Ironing it out!
It's several days since I attended the Teatro de la Zarzuela but the impact upon me of the ambiguous resolution of La chulapona remains fresh in my mind. The near eighty years since the work's premiere, and the vivid performance we witnessed in this umpteenth revival of Gerardo Malla's famous 1988 production, were the principal causes of that deep impression.
La chulapona would be a stale and meaningless history of a Madrid which never existed, if it were not for an unexpected epilogue of an extraordinarily revulsive character. But is not this a merit in the work and its authors? Why do I conclude by putting the longevity and the stage vitality of this spectacular piece down to that fact? I will try to explain.
Although it is certain that at the time of the premiere the work caused an impact, I deduce that must have been of a very different nature from the one it has today. Fair enough, in truth I don't dare to judge its public reception; it may be that there were some members of the audience who experienced a shock like that which this lyric comedy produces in our time. But the writers' intention - about which I feel much more comfortable to pronounce - was of course very different from that which the modern reading seems to indicate.
And I am absolutely convinced that Romero and Fernández Shaw looked to provoke the audience's emotions through the exemplary attitude of Manuela, the work's heroine. This woman renounces life with the man whom she loves sincerely, to take up with an older man who courts her and whom she simply likes and all with the purpose of leaving her true love free to acknowledge the paternity of the son he is going to have by Rosario, her rival in love. Manuela is a faithful lover who knows she must lose her José Maria when social law for biological reasons? dictates his bond with another woman to be stronger than the sincere love which binds him to her. And she not only resigns mutual love with a man, who although foolish is not intrinsically bad, but in addition decides to give her life up to domestic slavery with a man who loves her but whom she does not love - and this, yes, is wrong. She sets out to live a double life with the depressing prospect of an eternal, secret love for another man who is not hers.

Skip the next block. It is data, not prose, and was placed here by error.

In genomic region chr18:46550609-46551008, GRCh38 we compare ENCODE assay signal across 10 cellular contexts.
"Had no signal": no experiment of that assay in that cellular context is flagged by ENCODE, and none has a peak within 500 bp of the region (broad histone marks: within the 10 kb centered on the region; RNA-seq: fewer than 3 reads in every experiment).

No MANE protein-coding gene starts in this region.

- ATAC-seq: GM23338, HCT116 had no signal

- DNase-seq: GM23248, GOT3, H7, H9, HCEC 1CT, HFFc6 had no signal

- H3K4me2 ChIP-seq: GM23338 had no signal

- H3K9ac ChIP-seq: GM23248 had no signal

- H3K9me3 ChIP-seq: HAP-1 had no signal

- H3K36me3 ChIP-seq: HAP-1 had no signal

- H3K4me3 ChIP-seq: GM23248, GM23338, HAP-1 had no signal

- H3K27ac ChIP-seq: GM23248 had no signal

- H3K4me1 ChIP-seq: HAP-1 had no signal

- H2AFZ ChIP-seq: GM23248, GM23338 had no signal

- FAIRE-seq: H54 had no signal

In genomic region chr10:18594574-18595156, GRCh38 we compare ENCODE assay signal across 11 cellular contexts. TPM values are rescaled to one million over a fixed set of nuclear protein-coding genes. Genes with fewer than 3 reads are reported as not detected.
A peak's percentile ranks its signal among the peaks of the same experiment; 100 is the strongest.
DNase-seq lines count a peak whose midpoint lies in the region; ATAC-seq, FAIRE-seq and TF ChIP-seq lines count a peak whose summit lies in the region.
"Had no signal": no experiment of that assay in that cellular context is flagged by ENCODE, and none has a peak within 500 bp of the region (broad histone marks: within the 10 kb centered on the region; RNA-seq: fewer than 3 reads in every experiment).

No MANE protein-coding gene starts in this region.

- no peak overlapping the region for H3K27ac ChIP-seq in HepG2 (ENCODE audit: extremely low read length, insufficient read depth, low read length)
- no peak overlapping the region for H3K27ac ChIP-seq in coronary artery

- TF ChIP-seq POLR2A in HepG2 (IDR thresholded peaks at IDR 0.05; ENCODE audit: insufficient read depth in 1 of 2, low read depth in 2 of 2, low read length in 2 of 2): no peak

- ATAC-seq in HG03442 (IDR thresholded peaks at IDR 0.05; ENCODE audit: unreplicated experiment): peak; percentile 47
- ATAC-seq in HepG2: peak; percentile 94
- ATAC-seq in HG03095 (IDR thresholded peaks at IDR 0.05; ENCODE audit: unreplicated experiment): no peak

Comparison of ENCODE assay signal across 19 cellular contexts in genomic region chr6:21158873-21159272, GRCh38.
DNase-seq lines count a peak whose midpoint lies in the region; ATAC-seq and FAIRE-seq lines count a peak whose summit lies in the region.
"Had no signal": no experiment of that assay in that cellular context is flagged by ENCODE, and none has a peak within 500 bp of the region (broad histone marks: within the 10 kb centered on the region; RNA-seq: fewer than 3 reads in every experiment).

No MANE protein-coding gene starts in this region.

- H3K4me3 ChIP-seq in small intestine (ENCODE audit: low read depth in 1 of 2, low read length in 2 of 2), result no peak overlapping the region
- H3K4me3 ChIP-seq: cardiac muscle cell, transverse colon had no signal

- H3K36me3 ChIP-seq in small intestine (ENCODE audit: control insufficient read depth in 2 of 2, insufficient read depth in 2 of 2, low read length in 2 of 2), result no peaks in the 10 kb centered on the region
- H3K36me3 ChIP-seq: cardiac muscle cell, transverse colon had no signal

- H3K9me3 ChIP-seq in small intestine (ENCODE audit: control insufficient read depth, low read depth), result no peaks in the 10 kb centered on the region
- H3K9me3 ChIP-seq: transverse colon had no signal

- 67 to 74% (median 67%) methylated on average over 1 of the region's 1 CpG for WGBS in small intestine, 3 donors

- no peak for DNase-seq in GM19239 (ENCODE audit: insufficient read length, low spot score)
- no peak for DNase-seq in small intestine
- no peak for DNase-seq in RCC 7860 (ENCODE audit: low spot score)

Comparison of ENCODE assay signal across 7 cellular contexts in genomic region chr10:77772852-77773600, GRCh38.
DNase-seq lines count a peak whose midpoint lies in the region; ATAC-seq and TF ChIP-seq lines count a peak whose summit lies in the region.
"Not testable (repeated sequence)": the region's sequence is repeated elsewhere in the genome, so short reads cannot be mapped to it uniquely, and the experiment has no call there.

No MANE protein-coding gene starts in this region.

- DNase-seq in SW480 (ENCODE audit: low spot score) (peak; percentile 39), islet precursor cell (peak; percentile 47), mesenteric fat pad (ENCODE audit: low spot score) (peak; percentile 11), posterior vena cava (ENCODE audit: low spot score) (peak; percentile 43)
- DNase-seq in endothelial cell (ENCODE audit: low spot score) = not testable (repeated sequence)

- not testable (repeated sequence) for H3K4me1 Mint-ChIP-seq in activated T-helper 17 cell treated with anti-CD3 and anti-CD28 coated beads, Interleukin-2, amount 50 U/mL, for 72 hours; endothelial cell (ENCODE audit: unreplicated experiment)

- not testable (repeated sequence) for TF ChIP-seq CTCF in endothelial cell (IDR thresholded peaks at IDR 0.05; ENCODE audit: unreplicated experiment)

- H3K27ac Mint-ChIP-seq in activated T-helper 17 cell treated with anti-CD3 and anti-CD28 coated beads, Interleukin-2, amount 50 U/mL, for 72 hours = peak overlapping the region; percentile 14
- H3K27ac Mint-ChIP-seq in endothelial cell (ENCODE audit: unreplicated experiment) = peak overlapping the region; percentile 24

Gerardo Malla's production is extremely brilliant. The performances are at one with the important dramatic values contained in the work. Such a fine interpretation logically results in an effective traversal by the audience of the ups and downs of the story that is told. As far as the staging goes, if the outer acts shine with the minimum possible scenery heightened by powerful lighting portraying the joy of Madrid days spent under the sun, the nocturnal second act employs a greater decorative wealth, not less susceptible to atmospheric lighting; in any case Mario Bernedo makes stage pictures of great and flexible beauty.
The scenic movement is most elegant. Costumes, dancers, actors and singers, gracefully attired, step confidently onto the stage to compose a harmonious whole. Special individual contributions come from the undoubted brilliance of most members of the cast (with Milagros Martín and Carmen González topping the bill) balancing others less fortunate it's inevitable we have to mention due to his role's importance the poor stage presence of Ángel Rodríguez Rivero. Of the rest Manolo Codeso, that living history of our theatre, deserves a special mention for his inimitable incarnation of Don Epifanio. The chorus sang their delicious chotis very well, and discharged the remainder well enough. The orchestra found itself playing one of those scores for which it does not feel great esteem, although the professionalism of its players guaranteed an accurate reading. By the way, the work has been revised and republished by ICCMU, which as always is excellent news; Miguel Roa directed commandingly, following this new edition of the score.
If the last eighty years have not dimmed the work's dramatic efficacy, no less positive is the continued impact of Federico Moreno Torroba's music: a score which in its own time could be heard as an exercise in nostalgia without obeisance to the music of the day, is now heard as the masterly stage work of a composer who put his extraordinary sense of theatre at the service of this brilliant theatrical drama.
© Ignacio Jassa Haro, 2004